If you want to learn more about this study, check out this blog report from Phys Org that explains the mechanism more in detail.

Venomous animals use peptide toxins for hunting and self-defense. To achieve these goals, toxins need to bind to their targets with high affinity due to the small amount that a single bite or sting can deliver. The scorpion toxin BmP01 is linked to sting-induced excruciating pain; however, the reported minimum concentrations for activating TRPV1 channel or inhibiting voltage-gated potassium (Kv) channels (both in the micromolar range) appear too high to be biologically relevant. We show that the effective concentration of BmP01 is highly pH-dependent—it increases by about 10-fold in inhibiting Kv channels upon a 1-U drop in pH but decreases more than 100-fold in activating TRPV1. Mechanistic investigation revealed that BmP01 binds to one of the two proton-binding sites on TRPV1 and, together with a proton, uses a one-two punch approach to strongly activate the nociceptive channel. Because most animal venoms are acidic, proton-facilitated synergistic actionmay represent a general strategy for maximizing toxin potency.

Yang S, Yang F, Zhang B, Lee BH, Li B, Luo L, et al. A bimodal activation mechanism underlies scorpion toxin–induced pain. Science Advances. 2017;3(8). [Open Access]

01 August, 2017

A new substitute name for Butheolus pallidus

Wilson Lourenco and Andrea Rossi have recently published an article with a new replacement name for Butheolus pallidus Lourenço & Duhem, 2012 (Buthidae). The reason for this is that it has been discovered that this name is preoccupied by Butheolus pallidus Pocock, 1897 (currently under the genus Orthochirus Karsch, 1891).

The new name for this species from Oman and United Arab Emirates is Butheolus hallani Lourenço & Rossi, 2017. [Author information corrected 17.08.17]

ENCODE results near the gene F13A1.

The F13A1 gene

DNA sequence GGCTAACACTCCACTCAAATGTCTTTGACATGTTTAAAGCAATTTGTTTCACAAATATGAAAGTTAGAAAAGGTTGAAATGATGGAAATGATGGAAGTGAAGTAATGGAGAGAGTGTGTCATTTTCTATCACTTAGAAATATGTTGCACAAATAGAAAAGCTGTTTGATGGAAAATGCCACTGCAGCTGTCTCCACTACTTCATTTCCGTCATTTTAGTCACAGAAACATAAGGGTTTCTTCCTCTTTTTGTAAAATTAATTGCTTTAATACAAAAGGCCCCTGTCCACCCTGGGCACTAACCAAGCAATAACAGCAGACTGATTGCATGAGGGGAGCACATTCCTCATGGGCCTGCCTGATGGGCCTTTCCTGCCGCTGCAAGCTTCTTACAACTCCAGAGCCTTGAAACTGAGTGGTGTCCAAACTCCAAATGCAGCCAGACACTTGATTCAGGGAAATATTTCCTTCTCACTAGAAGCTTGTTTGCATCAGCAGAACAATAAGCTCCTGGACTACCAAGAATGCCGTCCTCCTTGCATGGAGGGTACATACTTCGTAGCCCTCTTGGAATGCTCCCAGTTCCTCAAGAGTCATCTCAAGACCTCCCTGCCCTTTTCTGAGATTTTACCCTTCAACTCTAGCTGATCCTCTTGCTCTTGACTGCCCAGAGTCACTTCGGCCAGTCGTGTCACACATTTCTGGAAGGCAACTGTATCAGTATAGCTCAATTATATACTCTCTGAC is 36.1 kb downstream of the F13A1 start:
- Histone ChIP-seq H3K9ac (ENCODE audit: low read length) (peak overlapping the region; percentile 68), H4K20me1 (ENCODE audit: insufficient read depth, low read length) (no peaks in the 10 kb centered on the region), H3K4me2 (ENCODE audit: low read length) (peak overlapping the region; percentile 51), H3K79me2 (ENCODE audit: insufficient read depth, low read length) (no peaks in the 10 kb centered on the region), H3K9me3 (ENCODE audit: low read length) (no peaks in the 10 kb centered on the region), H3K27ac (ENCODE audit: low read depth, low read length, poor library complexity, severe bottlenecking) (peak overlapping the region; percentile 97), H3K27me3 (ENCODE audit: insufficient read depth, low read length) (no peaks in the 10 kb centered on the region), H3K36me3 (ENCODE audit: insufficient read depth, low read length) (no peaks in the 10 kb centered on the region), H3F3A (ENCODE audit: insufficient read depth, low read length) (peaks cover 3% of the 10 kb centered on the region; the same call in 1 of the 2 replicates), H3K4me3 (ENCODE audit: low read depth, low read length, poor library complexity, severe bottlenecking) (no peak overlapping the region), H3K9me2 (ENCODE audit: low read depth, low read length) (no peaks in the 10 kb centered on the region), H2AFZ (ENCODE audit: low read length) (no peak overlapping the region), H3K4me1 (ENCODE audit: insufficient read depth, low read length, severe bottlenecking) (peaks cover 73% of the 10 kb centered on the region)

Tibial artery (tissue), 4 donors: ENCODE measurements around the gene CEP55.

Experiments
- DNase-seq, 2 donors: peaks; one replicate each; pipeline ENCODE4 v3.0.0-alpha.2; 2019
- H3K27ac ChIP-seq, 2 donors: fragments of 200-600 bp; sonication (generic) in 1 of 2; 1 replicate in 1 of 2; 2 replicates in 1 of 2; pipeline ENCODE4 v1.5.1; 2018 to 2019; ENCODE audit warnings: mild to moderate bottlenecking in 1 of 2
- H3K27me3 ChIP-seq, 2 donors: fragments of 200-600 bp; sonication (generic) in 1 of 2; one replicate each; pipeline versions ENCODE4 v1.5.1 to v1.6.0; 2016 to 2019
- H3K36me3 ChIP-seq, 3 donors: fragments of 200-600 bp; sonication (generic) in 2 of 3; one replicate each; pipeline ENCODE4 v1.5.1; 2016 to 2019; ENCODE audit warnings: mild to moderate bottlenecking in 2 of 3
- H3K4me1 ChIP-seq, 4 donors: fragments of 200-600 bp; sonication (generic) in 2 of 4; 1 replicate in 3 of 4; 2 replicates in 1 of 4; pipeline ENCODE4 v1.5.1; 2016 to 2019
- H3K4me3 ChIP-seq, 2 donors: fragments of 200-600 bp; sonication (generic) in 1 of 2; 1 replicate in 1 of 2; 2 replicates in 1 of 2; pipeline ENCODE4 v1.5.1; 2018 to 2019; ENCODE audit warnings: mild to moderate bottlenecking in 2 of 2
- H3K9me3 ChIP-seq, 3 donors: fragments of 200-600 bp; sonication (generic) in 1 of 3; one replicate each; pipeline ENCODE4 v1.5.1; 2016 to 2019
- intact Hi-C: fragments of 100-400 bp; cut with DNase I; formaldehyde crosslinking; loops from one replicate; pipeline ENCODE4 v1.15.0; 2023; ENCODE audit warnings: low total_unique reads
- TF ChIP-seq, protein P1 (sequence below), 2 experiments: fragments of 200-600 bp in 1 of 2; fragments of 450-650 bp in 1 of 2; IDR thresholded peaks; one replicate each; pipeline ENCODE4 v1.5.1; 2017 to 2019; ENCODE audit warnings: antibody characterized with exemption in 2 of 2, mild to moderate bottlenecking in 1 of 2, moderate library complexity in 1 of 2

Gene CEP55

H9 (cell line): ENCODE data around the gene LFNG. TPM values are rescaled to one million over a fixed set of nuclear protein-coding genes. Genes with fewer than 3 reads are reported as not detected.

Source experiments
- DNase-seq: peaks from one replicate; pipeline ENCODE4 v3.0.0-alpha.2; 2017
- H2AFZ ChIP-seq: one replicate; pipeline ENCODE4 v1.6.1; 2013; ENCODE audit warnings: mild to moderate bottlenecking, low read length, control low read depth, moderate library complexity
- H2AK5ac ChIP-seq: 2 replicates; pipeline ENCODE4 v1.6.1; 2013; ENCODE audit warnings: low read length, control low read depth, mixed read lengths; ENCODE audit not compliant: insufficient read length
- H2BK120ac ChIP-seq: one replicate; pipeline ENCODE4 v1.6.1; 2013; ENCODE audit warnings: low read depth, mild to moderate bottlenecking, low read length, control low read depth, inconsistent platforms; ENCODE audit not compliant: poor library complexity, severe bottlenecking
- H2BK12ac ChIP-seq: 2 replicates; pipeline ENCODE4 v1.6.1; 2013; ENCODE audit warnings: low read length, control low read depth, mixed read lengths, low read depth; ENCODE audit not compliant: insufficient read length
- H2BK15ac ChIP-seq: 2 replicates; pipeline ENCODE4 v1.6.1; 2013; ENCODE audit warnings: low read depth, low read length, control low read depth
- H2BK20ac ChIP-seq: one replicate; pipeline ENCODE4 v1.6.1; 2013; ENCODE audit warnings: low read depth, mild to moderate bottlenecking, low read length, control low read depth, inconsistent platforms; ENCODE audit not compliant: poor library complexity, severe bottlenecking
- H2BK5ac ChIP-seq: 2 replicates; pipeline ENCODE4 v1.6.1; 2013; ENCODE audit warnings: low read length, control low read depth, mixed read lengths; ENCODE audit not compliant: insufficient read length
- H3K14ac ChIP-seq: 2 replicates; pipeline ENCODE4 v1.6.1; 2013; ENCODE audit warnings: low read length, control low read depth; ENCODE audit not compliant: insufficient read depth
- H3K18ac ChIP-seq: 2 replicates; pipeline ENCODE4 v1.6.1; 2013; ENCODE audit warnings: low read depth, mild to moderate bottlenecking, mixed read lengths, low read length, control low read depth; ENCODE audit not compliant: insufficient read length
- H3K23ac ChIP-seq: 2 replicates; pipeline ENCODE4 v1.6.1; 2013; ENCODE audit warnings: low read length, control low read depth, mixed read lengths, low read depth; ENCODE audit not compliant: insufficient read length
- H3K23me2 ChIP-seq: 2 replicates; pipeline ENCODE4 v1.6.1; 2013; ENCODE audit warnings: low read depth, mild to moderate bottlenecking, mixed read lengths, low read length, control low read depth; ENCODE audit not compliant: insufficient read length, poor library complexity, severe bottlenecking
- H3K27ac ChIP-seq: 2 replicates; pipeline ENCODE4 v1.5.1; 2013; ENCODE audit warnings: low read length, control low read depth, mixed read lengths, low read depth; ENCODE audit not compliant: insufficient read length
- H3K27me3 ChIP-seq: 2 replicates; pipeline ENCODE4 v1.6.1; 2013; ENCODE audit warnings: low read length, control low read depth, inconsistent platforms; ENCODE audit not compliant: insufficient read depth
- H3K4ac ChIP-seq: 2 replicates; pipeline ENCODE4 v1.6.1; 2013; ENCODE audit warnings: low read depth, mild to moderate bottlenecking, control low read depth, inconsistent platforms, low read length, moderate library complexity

A nomen novum is proposed for Butheolus pallidus Lourenço et Duhem, 2012, a primary junior homonym of Butheolus pallidus Pocock, 1897 (currently Orthochirus pallidus).

Lourenco WR, Rossi A. A new substitute name for Butheolus pallidus Lourenço et Duhem, 2012 (Scorpiones, Buthidae), species described from United Arab Emirates/Oman. Arachnida - Rivista Aracnologica Italiana. 2017;3(13):42-4.

Thanks to Joel Hallan for sending me this article!

Family Buthidae

31 July, 2017

A new species of Tityus from north-eastern Argentina

Andreas A. Ojanguren-Affilastro and co-workers have recently published a new species of Tityus C. L. Koch, 1836 (Buthidae) from north-eastern Argentina.

Tityus curupi Ojanguren-Affilastro, Adilardi, Cajade, Ramõarez, Ceccarelli & Mola, 2017

Tityus curupi n. sp., belonging to the bolivianus complex, is described from the biogeographically distinct area of Paraje Tres Cerros in north-eastern Argentina. We also present a molecular species delimitation analysis between Tityus curupi n. sp. and its sister species Tityus uruguayensis Borelli 1901 to confirm species integrity. Furthermore, a cytogenetic analysis is presented for these two species which contain different multivalent associations in meiosis, as a consequence of chromosome rearrangements, and the highest chromosome numbers in the genus.

Ojanguren-Affilastro AA, Adilardi RS, Cajade R, Ramirez MJ, Ceccarelli FS, Mola LM. Multiple approaches to understanding the taxonomic status of an enigmatic new scorpion species of the genus Tityus (Buthidae) from the biogeographic island of Paraje Tres Cerros (Argentina). PLoS One. 2017;12(7):e0181337. [Open Access]

Family Buthidae